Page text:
The 2020 FAIR Conference opened with a keynote discussion between two wise men of cybersecurity, FAIR model creator and FAIR Institute Chairman Jack Jones and Goldman Sachs Bank Board Member and veteran CISO Phil Venables, on the topic of “How Better Risk Management Enables Better Decision Making”.
“Everything we do is driven by decisions,” Jack said – and their discussion turned on how risk managers can move from models and numbers to “go pass the ‘So what?’ test,” in Phil’s words.
Watch a video of the keynote discussion: If you registered for the conference, you can return to the virtual Conference Hall for 30 days to watch session videos. Later in the year, they will be posted to the LINK members community on the FAIR Institute website. (Become a member now.)
Here are six pieces of distilled wisdom on cybersecurity risk management from Jack and Phil:
The three markers of action-oriented risk measurement.
As Jack said:
2. Accuracy with enough precision to be useful
3. Not cost-prohibitive
Good measurement doesn’t count without good communication.
Phil said that risk reporting must be delivered “in the right context” for a business audience to understand. “As risk professionals we can under-rate the human factors of delivering our results and figuring out the organizational dynamic so they are best consumed.”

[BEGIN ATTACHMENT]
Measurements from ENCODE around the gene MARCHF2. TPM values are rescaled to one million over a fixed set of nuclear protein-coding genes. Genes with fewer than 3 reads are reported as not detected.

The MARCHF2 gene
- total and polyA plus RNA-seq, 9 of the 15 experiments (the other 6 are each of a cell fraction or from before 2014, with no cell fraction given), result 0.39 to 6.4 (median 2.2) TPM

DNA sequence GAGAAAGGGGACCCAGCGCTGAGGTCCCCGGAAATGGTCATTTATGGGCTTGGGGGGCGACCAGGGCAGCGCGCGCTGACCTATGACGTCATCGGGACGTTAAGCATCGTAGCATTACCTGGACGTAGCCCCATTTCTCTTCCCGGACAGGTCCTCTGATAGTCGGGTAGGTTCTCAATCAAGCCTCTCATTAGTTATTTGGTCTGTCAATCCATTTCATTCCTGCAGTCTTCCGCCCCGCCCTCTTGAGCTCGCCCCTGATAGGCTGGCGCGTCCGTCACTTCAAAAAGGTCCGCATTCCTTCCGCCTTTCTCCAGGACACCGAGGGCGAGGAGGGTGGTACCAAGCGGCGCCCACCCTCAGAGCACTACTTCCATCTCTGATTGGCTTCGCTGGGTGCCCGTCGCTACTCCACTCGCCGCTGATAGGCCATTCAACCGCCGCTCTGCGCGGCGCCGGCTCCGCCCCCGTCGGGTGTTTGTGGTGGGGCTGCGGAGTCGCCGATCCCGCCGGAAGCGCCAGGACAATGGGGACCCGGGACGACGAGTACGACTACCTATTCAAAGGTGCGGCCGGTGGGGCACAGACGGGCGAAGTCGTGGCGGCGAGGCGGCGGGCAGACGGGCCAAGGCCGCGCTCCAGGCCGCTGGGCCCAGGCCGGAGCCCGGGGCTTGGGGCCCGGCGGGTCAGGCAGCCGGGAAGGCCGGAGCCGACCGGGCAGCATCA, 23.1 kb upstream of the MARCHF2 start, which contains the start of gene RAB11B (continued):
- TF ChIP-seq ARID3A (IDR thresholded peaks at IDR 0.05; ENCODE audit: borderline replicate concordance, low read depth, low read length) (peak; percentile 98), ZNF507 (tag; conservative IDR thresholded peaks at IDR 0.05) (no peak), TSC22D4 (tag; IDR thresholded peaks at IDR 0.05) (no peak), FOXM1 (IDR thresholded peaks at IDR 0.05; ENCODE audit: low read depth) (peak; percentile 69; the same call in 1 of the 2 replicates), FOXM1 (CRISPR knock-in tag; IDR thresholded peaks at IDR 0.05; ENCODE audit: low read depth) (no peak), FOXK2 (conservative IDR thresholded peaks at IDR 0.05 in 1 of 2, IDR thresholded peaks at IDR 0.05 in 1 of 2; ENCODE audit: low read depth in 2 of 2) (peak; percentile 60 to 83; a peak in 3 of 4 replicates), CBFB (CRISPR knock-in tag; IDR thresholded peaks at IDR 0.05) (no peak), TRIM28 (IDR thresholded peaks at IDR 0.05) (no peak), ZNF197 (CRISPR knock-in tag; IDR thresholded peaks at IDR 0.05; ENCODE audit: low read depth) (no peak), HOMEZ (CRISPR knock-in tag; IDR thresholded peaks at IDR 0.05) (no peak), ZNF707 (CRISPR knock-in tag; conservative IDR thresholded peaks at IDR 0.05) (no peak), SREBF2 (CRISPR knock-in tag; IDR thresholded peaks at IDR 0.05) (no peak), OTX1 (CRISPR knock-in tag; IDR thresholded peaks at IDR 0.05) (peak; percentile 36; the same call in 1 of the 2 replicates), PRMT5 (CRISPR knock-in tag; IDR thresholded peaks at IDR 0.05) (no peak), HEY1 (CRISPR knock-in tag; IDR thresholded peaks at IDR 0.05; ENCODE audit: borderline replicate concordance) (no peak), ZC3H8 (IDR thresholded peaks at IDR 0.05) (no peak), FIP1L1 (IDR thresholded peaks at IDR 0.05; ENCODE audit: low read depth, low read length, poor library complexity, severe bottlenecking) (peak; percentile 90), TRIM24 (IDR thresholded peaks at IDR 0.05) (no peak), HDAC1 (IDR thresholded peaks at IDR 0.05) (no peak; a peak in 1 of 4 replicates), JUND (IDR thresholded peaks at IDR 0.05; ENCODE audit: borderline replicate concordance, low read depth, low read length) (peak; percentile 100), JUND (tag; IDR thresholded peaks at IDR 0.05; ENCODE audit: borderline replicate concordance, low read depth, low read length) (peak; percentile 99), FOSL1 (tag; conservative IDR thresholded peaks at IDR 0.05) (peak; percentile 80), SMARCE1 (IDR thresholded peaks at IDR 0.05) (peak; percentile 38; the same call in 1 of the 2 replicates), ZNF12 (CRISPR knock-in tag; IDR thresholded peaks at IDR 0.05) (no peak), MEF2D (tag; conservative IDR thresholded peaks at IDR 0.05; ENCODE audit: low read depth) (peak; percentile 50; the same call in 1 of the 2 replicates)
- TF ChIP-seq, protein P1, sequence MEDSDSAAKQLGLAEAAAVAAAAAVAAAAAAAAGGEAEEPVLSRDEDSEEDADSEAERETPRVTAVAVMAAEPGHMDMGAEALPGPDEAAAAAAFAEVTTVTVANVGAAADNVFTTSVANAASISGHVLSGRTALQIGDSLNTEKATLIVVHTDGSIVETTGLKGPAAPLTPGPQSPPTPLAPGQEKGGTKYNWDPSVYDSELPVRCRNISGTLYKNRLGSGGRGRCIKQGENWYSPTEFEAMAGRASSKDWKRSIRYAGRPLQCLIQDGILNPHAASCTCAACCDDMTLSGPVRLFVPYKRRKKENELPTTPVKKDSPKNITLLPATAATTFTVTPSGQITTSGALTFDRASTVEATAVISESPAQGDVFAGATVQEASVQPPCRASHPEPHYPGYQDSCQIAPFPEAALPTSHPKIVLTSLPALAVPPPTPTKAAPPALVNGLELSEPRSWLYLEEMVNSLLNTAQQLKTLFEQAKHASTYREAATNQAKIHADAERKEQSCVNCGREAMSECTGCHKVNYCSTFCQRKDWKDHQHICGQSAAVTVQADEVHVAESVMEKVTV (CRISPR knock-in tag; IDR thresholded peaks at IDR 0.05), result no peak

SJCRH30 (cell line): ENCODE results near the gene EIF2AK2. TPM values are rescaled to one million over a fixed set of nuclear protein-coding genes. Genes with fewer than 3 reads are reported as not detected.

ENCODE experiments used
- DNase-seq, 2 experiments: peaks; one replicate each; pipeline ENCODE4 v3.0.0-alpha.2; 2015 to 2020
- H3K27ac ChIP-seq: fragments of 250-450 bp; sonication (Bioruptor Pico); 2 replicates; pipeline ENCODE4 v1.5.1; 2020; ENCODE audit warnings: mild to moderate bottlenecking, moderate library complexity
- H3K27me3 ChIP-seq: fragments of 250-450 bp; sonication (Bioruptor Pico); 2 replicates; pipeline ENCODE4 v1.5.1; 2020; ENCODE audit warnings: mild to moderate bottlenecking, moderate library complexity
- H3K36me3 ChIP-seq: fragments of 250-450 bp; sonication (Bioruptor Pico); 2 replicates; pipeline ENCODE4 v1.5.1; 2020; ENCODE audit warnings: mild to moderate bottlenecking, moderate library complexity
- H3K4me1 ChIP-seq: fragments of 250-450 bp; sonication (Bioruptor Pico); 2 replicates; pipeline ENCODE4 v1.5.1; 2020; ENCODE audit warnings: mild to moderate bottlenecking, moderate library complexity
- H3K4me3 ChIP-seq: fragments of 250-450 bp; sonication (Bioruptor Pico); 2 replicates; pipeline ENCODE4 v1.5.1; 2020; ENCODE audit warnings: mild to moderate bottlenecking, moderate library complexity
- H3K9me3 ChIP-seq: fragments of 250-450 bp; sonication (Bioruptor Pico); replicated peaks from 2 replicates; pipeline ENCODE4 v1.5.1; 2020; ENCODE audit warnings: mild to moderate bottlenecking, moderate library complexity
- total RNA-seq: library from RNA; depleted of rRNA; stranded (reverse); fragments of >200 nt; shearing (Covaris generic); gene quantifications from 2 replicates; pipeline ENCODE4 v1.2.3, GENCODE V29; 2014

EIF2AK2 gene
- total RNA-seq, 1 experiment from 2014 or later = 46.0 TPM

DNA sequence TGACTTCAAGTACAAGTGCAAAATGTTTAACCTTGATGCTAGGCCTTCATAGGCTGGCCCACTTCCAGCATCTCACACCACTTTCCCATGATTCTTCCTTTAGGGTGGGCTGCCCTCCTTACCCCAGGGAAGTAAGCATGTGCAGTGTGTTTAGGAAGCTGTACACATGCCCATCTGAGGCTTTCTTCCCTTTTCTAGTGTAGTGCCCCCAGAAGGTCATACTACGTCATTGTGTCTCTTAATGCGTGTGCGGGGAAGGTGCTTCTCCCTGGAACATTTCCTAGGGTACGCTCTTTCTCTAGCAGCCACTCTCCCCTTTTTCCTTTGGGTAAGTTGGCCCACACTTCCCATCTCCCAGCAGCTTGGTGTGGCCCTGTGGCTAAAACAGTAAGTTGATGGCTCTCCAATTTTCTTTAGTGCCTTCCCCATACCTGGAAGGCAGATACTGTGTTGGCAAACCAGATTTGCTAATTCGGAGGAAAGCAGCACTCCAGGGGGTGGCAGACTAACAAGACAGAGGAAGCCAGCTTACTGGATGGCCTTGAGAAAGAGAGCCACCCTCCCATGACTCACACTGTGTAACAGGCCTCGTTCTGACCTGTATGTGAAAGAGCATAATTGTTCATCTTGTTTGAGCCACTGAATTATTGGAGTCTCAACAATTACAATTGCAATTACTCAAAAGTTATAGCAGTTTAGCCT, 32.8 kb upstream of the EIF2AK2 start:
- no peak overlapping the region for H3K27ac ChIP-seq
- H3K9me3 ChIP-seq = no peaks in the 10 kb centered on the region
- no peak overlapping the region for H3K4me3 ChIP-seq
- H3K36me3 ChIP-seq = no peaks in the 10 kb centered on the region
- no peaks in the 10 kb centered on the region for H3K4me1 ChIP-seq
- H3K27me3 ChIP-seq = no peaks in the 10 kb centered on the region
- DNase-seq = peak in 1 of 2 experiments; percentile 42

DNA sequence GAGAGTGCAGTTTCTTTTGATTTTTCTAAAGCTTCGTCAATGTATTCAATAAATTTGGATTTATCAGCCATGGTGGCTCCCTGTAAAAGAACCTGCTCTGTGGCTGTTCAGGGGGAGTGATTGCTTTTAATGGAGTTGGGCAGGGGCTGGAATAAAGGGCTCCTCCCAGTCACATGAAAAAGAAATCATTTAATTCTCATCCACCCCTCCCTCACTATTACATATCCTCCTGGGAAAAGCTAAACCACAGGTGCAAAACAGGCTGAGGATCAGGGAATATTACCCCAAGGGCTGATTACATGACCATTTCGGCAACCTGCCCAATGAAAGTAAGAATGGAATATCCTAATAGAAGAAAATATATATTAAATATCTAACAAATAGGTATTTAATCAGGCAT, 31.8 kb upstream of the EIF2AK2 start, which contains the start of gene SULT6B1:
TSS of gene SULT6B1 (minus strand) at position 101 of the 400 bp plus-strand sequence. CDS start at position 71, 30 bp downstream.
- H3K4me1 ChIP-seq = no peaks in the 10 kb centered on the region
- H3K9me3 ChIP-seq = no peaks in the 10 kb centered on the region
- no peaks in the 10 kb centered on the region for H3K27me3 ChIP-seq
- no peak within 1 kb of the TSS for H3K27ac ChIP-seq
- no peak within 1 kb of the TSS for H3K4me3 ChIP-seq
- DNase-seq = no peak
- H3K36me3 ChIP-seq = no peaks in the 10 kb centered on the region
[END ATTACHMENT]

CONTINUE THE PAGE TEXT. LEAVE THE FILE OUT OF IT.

Quantitative and qualitative risk management must work together.
“Even in the presence of data and actual quantified risk measurement, there’s still a high degree of judgment needed,” said Phil. “When people set qualitative and quantitative against each other, it loses the fact that any good risk manager is going to use both.”
Don’t let the perfect get in the way of good risk analysis
Jack and Phil agreed about the nature of the opposition to quantitative risk methods. As Phil said, “In certain aspects of the information security profession it seems to be dismissed unless it can be a single perfect model that has 100 percent reliability…In no other field of risk management is such a high bar set…
“The education challenge we have in this space is to help people understand the process of using these things as opposed to hoping there’s going to be some sort of magic oracle that out puts a decision.”
Quantitative cyber risk analysts should reach out beyond cyber
When risks from different domains are considered together “there may be a common solution for all of them that may be more cost-justifiable,” Phil said. “We don’t talk enough as an industry of how to bring risks together of different quantification and make a case for their collective mitigation.”
On the place for FAIR in the evolution of cyber risk management…
“I so admire the work that everybody involved in FAIR has been doing over the years,” Phil said. “We’ve got so much more to do on risk quantification to bring what we do up to the level of maturity of some other risk disciplines…It’s definitely inspiring the progress that you guys have made, you participants in the FAIR community and people who are using the tool every day. It’s inspirational to see the progress.”